PUENTE, California – The city of La Puente is using part of the federal government’s $ 7.5 million COVID-19 emergency relief fund to install security cameras in the newly renovated La Puente Park, in addition to having readers of license plates on the entry and exit roads of the city.
It also offers city-funded Ring surveillance systems to local businesses, as long as they agree to share the footage with the Los Angeles County Sheriff’s Department.
This is different from the Ring app which is available to all law enforcement agencies which allows the police to contact a Ring user who has already signed up to be in the sharing network. According to LASD deputy spokesperson Tina Schrader, the Ring giveaway used by La Puente would make the sharing of “any relevant video that would be useful for investigating criminal activity” almost automatic.
This is just one of the issues that critics have trouble with.
The ACLU has expressed its opposition to this type of program, citing privacy concerns.
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La Puente Mayor Charlie Klinakis says the city is trying to solve real problems. Ring donations are voluntary, not mandatory, to receive grants offered to businesses.
Still, he adds, the cameras will help get video recordings of vandalism or issues with homeless people blocking access or scaring customers. At the popular restaurant La Indiana, which has been downtown for over 40 years, they are still considering the offer, but unsure if they will. They’ve had serious problems with the homeless, but “every time we call the sheriff, the troublemakers are on the streets within hours,” says one of the employees.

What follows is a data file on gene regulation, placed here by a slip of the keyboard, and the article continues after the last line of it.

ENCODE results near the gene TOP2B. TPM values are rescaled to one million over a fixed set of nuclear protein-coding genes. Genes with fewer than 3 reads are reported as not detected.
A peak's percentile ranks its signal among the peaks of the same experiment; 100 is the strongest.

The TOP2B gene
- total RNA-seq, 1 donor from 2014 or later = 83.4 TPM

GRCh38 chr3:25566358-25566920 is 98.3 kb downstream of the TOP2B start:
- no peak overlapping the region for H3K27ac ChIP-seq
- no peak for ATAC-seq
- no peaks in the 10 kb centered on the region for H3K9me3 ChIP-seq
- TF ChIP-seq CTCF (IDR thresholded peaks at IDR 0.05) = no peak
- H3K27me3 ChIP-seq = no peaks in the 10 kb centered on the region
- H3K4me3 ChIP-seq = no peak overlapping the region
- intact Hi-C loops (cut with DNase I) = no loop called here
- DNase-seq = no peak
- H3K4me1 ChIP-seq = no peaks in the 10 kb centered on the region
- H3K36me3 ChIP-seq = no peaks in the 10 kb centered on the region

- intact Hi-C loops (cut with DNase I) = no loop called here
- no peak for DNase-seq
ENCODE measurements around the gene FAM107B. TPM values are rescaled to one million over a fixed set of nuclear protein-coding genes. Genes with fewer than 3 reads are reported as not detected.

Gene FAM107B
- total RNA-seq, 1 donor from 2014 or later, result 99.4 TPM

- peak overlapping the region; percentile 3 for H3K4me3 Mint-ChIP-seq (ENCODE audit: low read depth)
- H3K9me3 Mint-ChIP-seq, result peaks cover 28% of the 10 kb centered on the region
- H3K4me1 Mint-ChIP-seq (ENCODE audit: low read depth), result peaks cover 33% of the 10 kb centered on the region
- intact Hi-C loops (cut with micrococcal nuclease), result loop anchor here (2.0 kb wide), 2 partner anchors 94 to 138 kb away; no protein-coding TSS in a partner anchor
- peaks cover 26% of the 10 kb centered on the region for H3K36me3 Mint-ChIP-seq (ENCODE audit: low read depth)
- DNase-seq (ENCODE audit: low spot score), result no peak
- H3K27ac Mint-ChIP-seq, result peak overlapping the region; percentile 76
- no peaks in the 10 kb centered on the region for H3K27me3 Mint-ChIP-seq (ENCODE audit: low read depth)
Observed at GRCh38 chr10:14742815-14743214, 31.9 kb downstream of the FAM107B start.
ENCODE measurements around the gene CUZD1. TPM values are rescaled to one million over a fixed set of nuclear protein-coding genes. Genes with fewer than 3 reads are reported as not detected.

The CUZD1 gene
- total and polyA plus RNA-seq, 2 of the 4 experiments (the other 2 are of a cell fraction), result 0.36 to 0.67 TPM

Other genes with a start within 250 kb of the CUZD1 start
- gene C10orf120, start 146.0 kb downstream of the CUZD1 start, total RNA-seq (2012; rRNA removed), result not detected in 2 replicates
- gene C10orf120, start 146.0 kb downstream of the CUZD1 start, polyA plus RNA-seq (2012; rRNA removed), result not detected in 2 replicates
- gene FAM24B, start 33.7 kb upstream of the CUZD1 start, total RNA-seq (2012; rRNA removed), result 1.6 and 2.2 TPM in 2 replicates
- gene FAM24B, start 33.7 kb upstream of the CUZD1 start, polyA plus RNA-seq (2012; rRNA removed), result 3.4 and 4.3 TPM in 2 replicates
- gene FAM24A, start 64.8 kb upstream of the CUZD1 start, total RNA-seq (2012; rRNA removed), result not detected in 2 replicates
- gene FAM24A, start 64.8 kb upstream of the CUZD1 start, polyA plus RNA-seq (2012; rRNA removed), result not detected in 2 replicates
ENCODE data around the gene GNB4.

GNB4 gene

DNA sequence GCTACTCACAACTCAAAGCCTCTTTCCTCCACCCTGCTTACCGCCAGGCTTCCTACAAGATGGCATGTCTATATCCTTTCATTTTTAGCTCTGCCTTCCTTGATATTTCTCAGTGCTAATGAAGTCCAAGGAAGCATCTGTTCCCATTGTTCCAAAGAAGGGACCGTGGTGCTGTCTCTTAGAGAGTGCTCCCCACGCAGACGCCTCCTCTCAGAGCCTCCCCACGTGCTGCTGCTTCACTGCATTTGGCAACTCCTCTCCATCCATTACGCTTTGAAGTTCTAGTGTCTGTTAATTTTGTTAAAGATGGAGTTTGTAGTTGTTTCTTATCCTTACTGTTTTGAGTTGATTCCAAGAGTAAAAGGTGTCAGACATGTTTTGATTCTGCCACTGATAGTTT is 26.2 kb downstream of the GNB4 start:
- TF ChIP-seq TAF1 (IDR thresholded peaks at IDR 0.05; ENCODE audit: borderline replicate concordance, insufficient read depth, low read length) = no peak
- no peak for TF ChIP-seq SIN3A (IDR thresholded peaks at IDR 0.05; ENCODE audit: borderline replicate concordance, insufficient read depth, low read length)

At La Puente Park, people at the ice rink say they like the idea of cameras. The same goes for Luis Paul Rivera’s mother, who was killed in their garden, right in front of the park.
The crime is still unsolved, although investigators have asked the public for help in what they describe as a drive-by shootout of a mistaken identity. Connie Rivera insists the park cameras would likely have captured the driver’s license plate and not only support the park cameras but also the automatic license plate readers that the city is installing citywide .
“What about preventing crime in the first place? »», Explains Anthony Orozco, of Mutual Aid of La Puente, who has led some rallies at the town hall. “Put those funds into programs like gang prevention, intervention, education, which in the long run will be more profitable and make our city safer.”
The mayor says they did, but these law enforcement agencies cannot be everywhere and that if a shootout is solved using a camera, the cost of the system will be more than reimbursed.
About 100 license readers will be installed next month, he adds. The park’s cameras are expected to go up before the end of the summer.